A nearby sign titled “The New Hunter” says that 21st-century hunting methods have taken into account the importance of protecting species and biodiversity. Technology allows people to track animals and learn about their habits, and regulated hunting allows for the conservation of biodiversity and creates a much-needed cash flow.
There’s a pretty steady flow of people through the museum, especially the new herpetarium, in which snakes and lizards from Mexico and other parts of the world populate glass enclosures where the makers of the exhibit have skillfully recreated a broad range of habitats for each reptile.
Children run excitedly down the wide hallway past rattlesnakes writhing in hot sand, a Burmese python in a green jungle, an iguana lounging stone-faced on a branch. Several types of rattlesnake call the herpetarium home. Scaly lizards with black velvet, viridian green and bright amber markings sprawl on ledges of a small rock wall.
Leaving the herpetarium, I immediately enter the green, humid, sun-lit biodome where I find just a trace of Coahuila millions of years ago.
“At this time,” says a sign, “large marshy extensions covered some desert zones of Coahuila and the climate varied from tropical to subtropical with a very elevated humidity. This type of environment allowed the existence of very exuberant vegetation adapted specifically to this climate.”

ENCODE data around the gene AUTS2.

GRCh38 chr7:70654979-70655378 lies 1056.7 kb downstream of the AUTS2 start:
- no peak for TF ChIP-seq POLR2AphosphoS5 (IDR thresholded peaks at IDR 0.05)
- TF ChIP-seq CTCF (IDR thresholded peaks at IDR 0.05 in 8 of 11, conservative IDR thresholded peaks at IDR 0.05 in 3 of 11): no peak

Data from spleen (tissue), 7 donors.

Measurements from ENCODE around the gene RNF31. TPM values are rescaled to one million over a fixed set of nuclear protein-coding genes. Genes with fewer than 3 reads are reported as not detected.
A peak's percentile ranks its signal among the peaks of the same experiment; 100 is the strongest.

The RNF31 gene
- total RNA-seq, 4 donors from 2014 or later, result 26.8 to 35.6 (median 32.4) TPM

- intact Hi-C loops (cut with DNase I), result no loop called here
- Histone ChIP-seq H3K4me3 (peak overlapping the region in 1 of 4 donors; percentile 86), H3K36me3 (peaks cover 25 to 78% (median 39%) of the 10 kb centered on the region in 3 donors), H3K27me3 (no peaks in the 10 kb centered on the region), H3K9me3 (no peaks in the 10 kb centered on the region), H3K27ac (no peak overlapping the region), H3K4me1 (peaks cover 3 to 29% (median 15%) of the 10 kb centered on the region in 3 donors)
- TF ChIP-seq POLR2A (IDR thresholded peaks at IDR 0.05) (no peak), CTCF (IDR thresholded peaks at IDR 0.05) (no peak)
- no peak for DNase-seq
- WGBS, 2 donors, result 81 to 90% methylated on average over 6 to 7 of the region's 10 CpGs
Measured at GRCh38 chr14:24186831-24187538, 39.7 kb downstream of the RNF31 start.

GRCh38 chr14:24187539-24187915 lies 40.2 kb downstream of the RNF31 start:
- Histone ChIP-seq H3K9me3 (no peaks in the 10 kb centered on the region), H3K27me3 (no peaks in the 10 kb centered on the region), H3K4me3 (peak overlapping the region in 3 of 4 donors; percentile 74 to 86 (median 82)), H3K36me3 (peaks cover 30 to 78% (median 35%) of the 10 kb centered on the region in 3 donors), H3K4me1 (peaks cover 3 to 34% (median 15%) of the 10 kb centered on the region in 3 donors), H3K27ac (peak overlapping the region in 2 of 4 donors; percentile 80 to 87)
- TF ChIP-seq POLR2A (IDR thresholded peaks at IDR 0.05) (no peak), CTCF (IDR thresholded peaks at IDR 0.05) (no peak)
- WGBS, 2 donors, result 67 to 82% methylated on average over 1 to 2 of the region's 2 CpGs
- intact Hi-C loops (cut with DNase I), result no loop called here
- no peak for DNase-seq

The sound of rushing water and taste of humidity heavy in the air infects me with a feeling of untamed abandon; the presence along the walkway of a hatchling breaking out of an egg in a dinosaur’s nest, and a dinosaur footprint nearby, complete the primal effect. The biodome serves as a celebration of Coahuila’s biodiversity both past and present, a reflection of ancient prehistory reconstituted for visitors.
I quickly return to the present when I enter a small snack bar where vendors sell chips, candy, cookies, and Cokes, Fresca or Sprite. A huge window on one side of the snack bar allows visitors to look at the prairie dog town outside while they enjoy their snacks. Finishing their snacks, they can go outside, up a winding walkway to a cactus garden and nursery.
The Museum of the Desert in Saltillo, always changing, always exploring, offers visitors the opportunity to make an intimate, fun and educational connection to the desert of northern Mexico. The diversity of the desert, reflected in the creative exhibits at this museum, is a great way to broaden the range of experiences for travelers in Mexico.
The Museum lies on the outskirts of town, at Prolongación Pérez Treviño, No. 3745 in Parque Las Maravillas. It’s better to catch a taxi from the old historic center. The drivers can get you there a lot faster – and easier – than you could get there on your own.
Entrance fee is currently 63 pesos.
Museo del Desierto Prolongación Pérez Treviño No. 3745 Parque Las Maravillas Saltillo, Coahuila C.P 25000 Tel. (8) 410-64-68